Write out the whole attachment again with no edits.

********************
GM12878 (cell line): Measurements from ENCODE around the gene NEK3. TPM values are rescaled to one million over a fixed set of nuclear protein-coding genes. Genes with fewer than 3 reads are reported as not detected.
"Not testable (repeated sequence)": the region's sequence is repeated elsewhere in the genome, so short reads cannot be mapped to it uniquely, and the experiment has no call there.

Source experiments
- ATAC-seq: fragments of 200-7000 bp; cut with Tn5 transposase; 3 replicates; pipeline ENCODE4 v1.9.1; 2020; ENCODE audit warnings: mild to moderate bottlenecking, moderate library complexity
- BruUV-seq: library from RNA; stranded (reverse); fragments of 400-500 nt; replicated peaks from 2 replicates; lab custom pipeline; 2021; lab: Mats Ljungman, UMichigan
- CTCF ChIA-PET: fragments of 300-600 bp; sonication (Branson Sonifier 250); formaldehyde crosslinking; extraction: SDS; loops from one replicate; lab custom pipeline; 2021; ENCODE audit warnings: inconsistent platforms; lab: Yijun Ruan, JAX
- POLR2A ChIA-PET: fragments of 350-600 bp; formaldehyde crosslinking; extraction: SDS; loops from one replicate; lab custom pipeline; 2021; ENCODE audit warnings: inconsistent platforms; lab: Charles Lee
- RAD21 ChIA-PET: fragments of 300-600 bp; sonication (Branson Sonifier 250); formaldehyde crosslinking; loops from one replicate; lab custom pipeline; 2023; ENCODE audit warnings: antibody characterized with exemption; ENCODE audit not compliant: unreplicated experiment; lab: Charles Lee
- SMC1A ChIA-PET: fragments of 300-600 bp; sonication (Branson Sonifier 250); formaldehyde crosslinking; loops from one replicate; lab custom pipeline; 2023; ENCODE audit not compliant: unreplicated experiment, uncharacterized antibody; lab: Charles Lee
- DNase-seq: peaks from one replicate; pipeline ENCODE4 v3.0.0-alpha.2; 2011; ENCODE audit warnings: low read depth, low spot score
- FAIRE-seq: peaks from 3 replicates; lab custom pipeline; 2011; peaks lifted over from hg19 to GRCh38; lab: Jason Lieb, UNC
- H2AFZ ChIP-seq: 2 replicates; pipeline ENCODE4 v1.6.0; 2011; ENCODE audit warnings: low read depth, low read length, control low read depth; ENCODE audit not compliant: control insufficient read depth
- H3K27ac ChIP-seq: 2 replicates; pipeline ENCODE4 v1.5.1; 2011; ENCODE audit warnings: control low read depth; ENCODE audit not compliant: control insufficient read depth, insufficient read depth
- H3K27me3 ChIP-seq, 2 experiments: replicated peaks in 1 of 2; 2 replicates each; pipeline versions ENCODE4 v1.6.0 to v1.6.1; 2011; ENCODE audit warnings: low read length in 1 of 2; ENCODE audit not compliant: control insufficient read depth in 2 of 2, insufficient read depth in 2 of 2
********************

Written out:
GM12878 (cell line): Measurements from ENCODE around the gene NEK3. TPM values are rescaled to one million over a fixed set of nuclear protein-coding genes. Genes with fewer than 3 reads are reported as not detected.
"Not testable (repeated sequence)": the region's sequence is repeated elsewhere in the genome, so short reads cannot be mapped to it uniquely, and the experiment has no call there.

Source experiments
- ATAC-seq: fragments of 200-7000 bp; cut with Tn5 transposase; 3 replicates; pipeline ENCODE4 v1.9.1; 2020; ENCODE audit warnings: mild to moderate bottlenecking, moderate library complexity
- BruUV-seq: library from RNA; stranded (reverse); fragments of 400-500 nt; replicated peaks from 2 replicates; lab custom pipeline; 2021; lab: Mats Ljungman, UMichigan
- CTCF ChIA-PET: fragments of 300-600 bp; sonication (Branson Sonifier 250); formaldehyde crosslinking; extraction: SDS; loops from one replicate; lab custom pipeline; 2021; ENCODE audit warnings: inconsistent platforms; lab: Yijun Ruan, JAX
- POLR2A ChIA-PET: fragments of 350-600 bp; formaldehyde crosslinking; extraction: SDS; loops from one replicate; lab custom pipeline; 2021; ENCODE audit warnings: inconsistent platforms; lab: Charles Lee
- RAD21 ChIA-PET: fragments of 300-600 bp; sonication (Branson Sonifier 250); formaldehyde crosslinking; loops from one replicate; lab custom pipeline; 2023; ENCODE audit warnings: antibody characterized with exemption; ENCODE audit not compliant: unreplicated experiment; lab: Charles Lee
- SMC1A ChIA-PET: fragments of 300-600 bp; sonication (Branson Sonifier 250); formaldehyde crosslinking; loops from one replicate; lab custom pipeline; 2023; ENCODE audit not compliant: unreplicated experiment, uncharacterized antibody; lab: Charles Lee
- DNase-seq: peaks from one replicate; pipeline ENCODE4 v3.0.0-alpha.2; 2011; ENCODE audit warnings: low read depth, low spot score
- FAIRE-seq: peaks from 3 replicates; lab custom pipeline; 2011; peaks lifted over from hg19 to GRCh38; lab: Jason Lieb, UNC
- H2AFZ ChIP-seq: 2 replicates; pipeline ENCODE4 v1.6.0; 2011; ENCODE audit warnings: low read depth, low read length, control low read depth; ENCODE audit not compliant: control insufficient read depth
- H3K27ac ChIP-seq: 2 replicates; pipeline ENCODE4 v1.5.1; 2011; ENCODE audit warnings: control low read depth; ENCODE audit not compliant: control insufficient read depth, insufficient read depth
- H3K27me3 ChIP-seq, 2 experiments: replicated peaks in 1 of 2; 2 replicates each; pipeline versions ENCODE4 v1.6.0 to v1.6.1; 2011; ENCODE audit warnings: low read length in 1 of 2; ENCODE audit not compliant: control insufficient read depth in 2 of 2, insufficient read depth in 2 of 2